Silver as an investment

US Manufacturing “An Increasing Drag On The Economy” As PMI Drops For First Time Since March

Following a stronger-than-expected Eurozone PMI print this morning, Markit reports a mixed bag for preliminary September US PMIs with Manufacturing limping higher but Services missing expectations and slipping notably. After 5 straight months of gains, the US Composite PMI dropped back below pre-election levels.

As Markit notes, there were signs of underlying fragility in September, with new orders expanding at one of the slowest rates seen over the past year.

Latest data also indicated that new export sales remain close to stagnation.  

Despite the ongoing collapse of 'hard' economic data, 'soft' surveys continue to remain hopeful…


Commenting on the flash PMI data, Chris Williamson, Chief Business Economist at IHS Markit said:

“The US economy showed encouraging resilience in a month of hurricane disruption. Although the September surveys indicated a moderation in growth of business activity, the overall rate of expansion remained robust. Historical comparisons of the PMI with GDP indicate that the surveys point to the economy growing at an annualised rate of just over 2% in the third quarter.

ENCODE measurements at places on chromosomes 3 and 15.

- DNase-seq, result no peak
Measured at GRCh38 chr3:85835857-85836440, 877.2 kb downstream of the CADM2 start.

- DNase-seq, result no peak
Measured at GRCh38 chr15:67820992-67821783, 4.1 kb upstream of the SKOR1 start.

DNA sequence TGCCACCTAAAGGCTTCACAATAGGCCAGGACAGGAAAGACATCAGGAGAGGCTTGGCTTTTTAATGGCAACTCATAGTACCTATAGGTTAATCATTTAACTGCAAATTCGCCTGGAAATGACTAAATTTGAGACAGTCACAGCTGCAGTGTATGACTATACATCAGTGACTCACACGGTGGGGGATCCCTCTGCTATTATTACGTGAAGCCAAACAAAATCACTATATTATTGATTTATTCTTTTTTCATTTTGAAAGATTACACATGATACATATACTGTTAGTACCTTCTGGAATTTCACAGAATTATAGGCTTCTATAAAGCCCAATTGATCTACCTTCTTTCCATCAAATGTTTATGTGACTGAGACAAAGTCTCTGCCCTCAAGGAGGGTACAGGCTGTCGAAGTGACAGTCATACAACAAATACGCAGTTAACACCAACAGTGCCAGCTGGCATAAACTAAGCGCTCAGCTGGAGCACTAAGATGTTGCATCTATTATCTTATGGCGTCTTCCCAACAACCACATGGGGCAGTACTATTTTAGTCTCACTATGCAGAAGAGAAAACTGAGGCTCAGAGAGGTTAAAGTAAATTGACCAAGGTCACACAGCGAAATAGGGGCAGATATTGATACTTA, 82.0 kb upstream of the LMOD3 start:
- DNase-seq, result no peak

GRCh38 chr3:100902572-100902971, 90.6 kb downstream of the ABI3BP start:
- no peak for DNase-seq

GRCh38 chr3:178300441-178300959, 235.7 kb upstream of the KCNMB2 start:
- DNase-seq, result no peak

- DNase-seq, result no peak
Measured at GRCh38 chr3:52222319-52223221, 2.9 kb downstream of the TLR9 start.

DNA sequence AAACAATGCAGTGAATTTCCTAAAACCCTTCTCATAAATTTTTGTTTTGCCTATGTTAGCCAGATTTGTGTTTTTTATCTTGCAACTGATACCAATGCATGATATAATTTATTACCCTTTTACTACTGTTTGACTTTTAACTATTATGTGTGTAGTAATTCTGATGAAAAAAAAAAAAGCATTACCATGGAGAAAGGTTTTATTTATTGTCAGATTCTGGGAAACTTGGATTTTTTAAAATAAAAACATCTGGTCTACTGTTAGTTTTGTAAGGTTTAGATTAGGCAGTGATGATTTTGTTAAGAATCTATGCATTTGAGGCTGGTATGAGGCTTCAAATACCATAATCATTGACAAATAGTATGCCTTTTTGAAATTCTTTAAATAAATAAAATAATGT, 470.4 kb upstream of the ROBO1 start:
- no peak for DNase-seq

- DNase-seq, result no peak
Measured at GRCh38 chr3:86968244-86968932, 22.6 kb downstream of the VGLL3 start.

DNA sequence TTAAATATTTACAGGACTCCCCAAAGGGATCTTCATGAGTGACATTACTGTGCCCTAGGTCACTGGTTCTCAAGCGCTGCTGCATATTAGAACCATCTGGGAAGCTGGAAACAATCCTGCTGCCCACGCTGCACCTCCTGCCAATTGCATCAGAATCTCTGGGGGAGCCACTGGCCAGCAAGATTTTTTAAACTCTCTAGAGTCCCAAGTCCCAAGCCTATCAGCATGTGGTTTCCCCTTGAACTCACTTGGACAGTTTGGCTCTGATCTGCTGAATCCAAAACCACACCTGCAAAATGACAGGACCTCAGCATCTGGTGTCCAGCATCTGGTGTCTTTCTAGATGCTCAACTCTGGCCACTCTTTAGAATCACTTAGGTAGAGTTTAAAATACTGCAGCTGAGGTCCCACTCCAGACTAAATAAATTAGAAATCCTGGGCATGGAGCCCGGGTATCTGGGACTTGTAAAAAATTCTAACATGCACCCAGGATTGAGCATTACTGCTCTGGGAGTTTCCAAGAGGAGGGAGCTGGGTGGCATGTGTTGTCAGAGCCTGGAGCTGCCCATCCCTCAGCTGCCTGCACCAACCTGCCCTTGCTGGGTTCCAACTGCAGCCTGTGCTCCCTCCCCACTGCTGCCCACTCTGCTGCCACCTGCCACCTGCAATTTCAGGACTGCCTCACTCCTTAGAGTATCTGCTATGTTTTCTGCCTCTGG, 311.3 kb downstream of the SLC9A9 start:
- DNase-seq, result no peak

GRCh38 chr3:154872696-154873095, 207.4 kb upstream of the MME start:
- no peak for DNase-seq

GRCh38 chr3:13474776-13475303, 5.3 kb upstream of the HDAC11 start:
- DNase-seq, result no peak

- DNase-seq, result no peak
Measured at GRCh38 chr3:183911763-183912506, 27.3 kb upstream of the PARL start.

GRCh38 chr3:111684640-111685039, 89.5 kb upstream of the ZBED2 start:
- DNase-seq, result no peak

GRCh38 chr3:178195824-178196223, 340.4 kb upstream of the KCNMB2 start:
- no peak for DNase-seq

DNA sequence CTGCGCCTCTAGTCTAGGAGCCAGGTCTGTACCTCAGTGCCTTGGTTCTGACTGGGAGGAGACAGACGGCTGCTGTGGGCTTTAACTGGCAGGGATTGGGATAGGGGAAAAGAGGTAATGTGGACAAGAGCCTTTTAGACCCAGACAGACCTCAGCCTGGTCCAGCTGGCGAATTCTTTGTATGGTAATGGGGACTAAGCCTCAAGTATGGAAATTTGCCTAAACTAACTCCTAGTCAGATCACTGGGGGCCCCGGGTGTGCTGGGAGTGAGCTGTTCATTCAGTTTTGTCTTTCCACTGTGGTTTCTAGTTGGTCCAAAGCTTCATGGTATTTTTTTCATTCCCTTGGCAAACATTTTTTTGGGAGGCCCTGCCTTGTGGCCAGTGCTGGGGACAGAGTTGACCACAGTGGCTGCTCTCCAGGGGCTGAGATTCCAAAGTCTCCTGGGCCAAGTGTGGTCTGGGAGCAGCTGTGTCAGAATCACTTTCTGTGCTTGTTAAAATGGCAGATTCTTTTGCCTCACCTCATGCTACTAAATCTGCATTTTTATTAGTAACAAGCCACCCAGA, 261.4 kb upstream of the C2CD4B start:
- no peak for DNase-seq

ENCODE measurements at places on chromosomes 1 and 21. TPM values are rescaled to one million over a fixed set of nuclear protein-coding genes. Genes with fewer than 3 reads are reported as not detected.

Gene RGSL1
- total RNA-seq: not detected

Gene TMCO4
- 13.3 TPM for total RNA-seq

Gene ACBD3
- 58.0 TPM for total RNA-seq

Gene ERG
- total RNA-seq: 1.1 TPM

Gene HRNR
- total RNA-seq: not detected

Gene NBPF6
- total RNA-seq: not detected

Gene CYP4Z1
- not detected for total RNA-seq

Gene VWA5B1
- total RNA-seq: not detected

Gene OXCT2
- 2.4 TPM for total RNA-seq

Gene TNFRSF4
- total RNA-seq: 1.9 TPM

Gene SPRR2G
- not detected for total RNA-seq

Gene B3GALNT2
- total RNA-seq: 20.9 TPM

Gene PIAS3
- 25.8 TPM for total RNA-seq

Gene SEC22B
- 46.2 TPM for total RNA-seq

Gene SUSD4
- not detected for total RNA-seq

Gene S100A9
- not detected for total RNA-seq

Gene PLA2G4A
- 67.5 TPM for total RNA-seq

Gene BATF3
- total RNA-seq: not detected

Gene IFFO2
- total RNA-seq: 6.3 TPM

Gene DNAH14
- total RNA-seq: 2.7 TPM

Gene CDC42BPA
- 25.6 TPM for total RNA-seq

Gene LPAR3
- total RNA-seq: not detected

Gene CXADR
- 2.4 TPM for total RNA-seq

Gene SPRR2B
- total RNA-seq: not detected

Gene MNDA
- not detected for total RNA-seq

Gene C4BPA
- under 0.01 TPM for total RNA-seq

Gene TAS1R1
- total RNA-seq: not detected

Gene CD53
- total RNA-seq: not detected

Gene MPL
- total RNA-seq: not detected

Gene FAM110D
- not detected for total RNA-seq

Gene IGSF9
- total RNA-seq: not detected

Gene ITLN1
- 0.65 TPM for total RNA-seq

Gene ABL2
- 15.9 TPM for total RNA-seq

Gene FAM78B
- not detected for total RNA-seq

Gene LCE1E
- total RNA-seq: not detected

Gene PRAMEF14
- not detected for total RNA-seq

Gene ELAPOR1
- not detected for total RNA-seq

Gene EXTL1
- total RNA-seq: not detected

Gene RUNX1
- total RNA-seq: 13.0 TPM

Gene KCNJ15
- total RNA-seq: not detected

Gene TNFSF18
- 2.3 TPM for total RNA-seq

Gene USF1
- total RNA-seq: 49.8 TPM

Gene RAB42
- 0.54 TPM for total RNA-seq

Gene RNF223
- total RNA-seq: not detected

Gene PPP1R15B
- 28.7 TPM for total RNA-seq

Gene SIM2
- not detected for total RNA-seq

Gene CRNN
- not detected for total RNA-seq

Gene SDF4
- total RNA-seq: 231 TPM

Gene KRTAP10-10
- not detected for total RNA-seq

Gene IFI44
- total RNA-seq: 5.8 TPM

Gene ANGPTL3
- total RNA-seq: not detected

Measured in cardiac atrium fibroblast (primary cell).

“Similarly, the overall rate of job creation remained solid, historically consistent with non-farm payrolls rising by 180,000 in September.


“The biggest impact of Hurricane Harvey was evident in manufacturing supply chains, where resultant supply shortages were a key driver of higher prices. Supply delays were the most widespread in two and a half years, while input price inflation rose to the highest since 2012.


“The manufacturing sector, which was already struggling in August, consequently acted as an increasing drag on the economy, leaving services as the main growth driver. The survey is consistent with a slight deterioration in comparable official manufacturing output data.


“While repair work in the aftermath of Hurricane Harvey may boost short-term business activity in coming months, a drop in business optimism about the year ahead suggests that companies have become less confident in the longer-term outlook.